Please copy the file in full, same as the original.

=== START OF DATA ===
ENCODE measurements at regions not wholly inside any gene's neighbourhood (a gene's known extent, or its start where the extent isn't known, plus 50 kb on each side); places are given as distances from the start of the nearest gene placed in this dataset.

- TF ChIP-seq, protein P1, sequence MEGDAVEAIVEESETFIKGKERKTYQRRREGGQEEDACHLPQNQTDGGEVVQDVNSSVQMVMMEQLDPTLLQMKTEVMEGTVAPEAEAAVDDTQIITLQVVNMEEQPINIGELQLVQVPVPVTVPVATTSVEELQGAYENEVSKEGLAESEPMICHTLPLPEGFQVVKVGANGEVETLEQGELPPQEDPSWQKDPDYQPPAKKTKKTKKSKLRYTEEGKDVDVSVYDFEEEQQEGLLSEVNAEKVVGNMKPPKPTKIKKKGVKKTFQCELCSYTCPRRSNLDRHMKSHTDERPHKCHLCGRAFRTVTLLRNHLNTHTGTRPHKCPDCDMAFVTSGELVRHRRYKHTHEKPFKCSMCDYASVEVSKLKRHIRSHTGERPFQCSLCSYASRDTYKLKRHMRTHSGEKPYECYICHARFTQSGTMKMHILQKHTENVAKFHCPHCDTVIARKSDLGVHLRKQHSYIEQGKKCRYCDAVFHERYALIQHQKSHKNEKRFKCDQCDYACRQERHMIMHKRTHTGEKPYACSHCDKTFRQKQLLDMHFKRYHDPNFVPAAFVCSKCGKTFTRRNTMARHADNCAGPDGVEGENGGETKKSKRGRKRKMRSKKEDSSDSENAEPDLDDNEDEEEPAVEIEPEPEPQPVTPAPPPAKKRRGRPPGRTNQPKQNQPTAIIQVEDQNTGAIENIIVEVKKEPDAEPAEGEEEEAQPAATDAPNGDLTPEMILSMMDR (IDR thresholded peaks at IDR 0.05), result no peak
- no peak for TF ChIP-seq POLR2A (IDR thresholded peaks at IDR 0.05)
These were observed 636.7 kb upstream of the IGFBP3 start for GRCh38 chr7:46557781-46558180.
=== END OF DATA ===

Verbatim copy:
ENCODE measurements at regions not wholly inside any gene's neighbourhood (a gene's known extent, or its start where the extent isn't known, plus 50 kb on each side); places are given as distances from the start of the nearest gene placed in this dataset.

- TF ChIP-seq, protein P1, sequence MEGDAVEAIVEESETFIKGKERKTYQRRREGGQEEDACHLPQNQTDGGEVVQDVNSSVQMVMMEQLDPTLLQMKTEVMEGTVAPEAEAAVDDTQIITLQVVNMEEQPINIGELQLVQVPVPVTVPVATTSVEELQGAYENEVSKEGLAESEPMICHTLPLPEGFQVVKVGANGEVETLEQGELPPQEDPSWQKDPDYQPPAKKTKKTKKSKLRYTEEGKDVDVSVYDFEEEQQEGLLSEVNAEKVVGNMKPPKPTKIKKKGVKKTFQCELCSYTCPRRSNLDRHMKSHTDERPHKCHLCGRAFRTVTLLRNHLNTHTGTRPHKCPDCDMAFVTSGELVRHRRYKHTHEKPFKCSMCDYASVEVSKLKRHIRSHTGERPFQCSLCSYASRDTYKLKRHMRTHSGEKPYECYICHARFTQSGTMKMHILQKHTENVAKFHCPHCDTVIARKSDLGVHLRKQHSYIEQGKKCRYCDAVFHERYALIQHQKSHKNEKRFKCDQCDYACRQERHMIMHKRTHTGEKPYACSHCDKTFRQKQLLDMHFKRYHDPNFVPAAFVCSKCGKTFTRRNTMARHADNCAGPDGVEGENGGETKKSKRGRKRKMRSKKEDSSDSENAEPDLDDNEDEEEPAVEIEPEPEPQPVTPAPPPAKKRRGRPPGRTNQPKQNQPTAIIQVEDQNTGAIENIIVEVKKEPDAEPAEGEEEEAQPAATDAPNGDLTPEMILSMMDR (IDR thresholded peaks at IDR 0.05), result no peak
- no peak for TF ChIP-seq POLR2A (IDR thresholded peaks at IDR 0.05)
These were observed 636.7 kb upstream of the IGFBP3 start for GRCh38 chr7:46557781-46558180.